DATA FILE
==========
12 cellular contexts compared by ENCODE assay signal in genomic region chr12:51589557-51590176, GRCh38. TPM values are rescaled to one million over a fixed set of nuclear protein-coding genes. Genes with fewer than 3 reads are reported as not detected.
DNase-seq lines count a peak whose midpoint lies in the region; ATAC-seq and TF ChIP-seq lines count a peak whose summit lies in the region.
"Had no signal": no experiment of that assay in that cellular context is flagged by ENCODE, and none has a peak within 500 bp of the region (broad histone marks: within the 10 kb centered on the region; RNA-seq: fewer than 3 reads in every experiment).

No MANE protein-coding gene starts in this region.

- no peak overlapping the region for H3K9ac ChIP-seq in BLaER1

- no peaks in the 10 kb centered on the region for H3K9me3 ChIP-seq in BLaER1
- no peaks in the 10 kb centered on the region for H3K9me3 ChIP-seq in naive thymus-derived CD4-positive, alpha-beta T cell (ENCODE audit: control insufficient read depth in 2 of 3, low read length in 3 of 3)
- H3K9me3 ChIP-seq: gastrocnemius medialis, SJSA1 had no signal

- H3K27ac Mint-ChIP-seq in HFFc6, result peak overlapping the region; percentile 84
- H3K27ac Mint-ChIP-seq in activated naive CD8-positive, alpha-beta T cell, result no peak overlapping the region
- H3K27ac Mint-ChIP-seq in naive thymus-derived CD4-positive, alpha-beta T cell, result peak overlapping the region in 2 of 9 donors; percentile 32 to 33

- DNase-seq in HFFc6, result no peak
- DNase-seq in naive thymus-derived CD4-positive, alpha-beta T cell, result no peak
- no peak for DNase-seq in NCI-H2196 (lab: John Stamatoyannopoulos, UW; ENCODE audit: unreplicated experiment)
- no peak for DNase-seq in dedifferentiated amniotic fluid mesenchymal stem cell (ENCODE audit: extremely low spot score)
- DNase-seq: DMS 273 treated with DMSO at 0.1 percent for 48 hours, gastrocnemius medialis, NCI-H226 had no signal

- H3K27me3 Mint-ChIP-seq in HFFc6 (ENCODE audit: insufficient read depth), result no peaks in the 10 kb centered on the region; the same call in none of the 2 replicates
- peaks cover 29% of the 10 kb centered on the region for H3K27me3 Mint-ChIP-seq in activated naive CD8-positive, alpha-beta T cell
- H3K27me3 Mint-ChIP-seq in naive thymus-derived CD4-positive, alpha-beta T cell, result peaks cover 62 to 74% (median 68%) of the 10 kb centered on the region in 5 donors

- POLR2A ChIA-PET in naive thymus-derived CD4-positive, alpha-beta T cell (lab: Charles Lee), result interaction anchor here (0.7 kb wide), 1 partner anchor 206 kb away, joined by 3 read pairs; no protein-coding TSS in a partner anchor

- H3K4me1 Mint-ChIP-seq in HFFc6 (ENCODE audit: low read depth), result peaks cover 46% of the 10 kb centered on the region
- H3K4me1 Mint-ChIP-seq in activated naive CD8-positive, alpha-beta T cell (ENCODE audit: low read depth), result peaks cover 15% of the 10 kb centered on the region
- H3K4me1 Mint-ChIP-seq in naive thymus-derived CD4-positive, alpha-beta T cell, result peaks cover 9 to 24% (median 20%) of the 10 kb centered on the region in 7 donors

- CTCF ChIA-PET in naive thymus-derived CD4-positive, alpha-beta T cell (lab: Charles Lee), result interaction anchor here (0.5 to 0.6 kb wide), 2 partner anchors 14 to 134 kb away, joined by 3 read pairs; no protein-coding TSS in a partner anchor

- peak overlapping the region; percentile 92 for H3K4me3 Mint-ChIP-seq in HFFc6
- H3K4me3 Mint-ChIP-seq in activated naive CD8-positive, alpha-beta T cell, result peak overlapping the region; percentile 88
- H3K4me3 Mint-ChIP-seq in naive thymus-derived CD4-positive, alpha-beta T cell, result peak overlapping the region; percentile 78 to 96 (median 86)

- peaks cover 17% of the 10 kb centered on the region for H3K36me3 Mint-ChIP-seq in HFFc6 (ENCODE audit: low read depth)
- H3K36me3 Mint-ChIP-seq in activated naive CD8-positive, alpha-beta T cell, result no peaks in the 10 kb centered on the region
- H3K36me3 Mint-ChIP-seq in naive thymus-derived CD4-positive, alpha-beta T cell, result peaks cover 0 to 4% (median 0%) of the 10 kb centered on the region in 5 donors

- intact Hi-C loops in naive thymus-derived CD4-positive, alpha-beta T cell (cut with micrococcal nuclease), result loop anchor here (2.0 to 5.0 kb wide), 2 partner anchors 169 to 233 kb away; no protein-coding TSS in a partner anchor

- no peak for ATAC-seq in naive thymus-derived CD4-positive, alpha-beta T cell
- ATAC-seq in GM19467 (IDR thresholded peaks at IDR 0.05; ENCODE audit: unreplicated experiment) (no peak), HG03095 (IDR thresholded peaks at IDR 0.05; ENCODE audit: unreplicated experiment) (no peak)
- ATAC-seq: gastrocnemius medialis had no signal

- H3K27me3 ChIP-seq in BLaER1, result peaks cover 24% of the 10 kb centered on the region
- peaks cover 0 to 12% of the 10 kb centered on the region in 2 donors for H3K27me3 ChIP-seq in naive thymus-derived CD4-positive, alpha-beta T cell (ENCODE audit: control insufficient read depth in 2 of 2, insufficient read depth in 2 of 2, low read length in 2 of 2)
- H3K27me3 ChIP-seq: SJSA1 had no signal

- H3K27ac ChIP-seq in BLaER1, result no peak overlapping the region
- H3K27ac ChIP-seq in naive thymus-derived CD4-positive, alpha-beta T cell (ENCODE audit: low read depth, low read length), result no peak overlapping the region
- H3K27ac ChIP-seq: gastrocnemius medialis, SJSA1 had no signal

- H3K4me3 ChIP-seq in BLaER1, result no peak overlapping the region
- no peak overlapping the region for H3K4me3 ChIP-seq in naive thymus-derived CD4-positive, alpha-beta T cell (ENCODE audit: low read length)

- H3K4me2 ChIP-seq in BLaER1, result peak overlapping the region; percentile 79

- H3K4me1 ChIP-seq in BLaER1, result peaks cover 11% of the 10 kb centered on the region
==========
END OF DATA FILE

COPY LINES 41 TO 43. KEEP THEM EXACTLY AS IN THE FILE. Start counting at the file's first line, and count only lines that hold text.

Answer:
- H3K4me3 ChIP-seq in BLaER1, result no peak overlapping the region
- no peak overlapping the region for H3K4me3 ChIP-seq in naive thymus-derived CD4-positive, alpha-beta T cell (ENCODE audit: low read length)

- H3K4me2 ChIP-seq in BLaER1, result peak overlapping the region; percentile 79